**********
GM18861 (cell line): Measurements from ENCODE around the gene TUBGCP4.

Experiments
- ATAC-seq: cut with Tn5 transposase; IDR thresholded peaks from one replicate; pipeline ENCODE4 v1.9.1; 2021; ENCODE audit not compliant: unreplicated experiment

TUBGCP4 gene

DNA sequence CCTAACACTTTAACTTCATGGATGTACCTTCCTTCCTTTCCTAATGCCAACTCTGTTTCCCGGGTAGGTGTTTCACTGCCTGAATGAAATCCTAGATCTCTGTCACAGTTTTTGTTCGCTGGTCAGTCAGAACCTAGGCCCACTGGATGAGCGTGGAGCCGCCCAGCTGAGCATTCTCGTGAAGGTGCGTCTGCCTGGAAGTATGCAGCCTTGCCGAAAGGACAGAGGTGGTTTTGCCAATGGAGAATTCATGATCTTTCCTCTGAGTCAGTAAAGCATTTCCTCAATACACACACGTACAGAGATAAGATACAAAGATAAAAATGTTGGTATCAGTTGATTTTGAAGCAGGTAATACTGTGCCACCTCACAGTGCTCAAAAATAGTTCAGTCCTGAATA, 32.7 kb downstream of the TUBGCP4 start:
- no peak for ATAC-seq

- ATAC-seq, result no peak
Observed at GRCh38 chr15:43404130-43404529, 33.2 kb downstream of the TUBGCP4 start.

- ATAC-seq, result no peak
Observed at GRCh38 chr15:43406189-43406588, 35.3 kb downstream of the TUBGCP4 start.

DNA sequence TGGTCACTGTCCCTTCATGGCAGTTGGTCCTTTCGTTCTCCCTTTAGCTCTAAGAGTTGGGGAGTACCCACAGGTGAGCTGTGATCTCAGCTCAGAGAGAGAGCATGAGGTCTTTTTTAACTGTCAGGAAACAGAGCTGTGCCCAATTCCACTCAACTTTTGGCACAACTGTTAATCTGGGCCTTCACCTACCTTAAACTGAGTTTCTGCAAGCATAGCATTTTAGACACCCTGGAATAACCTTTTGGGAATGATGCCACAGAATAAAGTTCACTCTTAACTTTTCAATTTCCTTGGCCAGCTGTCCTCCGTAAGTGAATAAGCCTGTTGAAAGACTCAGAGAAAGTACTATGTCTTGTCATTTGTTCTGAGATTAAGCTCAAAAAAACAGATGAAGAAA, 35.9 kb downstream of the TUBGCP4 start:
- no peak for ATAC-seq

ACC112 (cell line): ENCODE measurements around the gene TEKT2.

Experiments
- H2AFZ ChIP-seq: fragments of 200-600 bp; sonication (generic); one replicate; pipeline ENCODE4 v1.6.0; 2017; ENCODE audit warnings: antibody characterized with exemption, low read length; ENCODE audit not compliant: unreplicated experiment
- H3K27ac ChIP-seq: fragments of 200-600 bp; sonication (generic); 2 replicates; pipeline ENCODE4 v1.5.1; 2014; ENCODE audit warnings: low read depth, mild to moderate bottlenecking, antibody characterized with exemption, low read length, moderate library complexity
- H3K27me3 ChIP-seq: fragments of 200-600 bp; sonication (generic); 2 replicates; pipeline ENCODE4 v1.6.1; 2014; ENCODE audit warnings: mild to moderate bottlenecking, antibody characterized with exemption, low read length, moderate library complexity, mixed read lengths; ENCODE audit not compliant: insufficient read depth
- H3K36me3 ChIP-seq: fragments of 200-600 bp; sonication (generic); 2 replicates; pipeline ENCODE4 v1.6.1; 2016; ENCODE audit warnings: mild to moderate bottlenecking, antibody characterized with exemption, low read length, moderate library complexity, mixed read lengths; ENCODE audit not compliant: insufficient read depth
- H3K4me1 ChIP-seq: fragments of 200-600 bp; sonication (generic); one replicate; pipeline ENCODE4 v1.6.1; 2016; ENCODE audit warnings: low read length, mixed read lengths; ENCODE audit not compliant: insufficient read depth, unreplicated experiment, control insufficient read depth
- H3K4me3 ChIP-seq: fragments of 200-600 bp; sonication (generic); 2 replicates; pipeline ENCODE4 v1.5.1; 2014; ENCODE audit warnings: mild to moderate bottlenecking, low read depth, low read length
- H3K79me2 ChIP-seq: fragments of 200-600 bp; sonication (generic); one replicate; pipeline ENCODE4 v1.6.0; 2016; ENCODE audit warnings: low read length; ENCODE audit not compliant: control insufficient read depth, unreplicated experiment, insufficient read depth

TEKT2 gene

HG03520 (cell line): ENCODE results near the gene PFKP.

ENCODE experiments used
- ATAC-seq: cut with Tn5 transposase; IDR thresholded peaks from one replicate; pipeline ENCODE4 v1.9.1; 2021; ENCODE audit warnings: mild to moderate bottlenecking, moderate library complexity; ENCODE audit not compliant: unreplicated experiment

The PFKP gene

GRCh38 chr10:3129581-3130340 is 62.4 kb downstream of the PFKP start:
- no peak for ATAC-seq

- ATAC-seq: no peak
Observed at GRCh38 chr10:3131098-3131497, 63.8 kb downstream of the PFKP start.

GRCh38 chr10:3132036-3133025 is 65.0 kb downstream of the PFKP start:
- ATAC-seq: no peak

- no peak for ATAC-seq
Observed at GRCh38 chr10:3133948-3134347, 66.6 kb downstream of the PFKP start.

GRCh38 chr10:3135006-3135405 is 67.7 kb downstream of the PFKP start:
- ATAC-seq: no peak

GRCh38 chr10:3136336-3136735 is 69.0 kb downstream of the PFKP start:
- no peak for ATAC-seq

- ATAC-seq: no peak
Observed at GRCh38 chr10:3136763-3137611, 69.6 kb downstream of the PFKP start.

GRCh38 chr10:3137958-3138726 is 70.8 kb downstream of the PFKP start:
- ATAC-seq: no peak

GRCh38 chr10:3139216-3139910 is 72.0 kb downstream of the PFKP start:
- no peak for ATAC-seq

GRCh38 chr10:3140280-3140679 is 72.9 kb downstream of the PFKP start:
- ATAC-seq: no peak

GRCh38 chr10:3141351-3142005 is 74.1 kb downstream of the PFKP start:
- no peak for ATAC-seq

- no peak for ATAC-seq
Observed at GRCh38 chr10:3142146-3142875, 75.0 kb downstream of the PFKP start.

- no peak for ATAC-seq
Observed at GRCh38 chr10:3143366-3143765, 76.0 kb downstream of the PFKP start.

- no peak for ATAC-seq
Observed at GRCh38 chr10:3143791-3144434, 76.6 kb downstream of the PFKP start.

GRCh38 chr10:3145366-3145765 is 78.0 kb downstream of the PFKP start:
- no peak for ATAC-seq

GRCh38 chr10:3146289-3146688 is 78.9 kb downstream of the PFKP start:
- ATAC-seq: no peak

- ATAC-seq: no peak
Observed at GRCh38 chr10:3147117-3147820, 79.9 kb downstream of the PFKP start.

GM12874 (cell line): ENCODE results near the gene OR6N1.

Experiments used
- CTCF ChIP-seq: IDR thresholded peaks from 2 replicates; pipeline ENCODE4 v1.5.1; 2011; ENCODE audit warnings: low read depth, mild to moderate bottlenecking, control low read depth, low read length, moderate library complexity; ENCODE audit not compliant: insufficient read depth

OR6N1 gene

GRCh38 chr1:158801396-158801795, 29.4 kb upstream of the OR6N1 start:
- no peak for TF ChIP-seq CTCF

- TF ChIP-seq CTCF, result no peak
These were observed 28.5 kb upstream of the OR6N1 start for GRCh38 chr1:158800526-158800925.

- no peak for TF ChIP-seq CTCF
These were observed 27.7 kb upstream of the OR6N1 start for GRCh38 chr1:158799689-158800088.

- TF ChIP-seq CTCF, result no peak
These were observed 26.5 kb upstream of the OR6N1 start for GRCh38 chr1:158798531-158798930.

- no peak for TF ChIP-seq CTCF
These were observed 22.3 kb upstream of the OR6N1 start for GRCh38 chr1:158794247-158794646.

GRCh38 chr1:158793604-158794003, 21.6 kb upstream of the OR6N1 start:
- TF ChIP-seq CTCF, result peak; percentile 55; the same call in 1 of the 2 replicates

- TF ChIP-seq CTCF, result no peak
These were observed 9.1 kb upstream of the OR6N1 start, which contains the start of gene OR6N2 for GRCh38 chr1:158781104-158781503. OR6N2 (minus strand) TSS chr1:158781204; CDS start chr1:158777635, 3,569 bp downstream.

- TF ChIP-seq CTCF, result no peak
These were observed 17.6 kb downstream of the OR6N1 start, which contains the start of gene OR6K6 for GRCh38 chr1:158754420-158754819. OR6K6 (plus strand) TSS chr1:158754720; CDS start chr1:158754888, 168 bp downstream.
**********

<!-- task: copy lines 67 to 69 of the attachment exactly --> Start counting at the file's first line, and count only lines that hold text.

- TF ChIP-seq CTCF, result no peak
These were observed 28.5 kb upstream of the OR6N1 start for GRCh38 chr1:158800526-158800925.

- no peak for TF ChIP-seq CTCF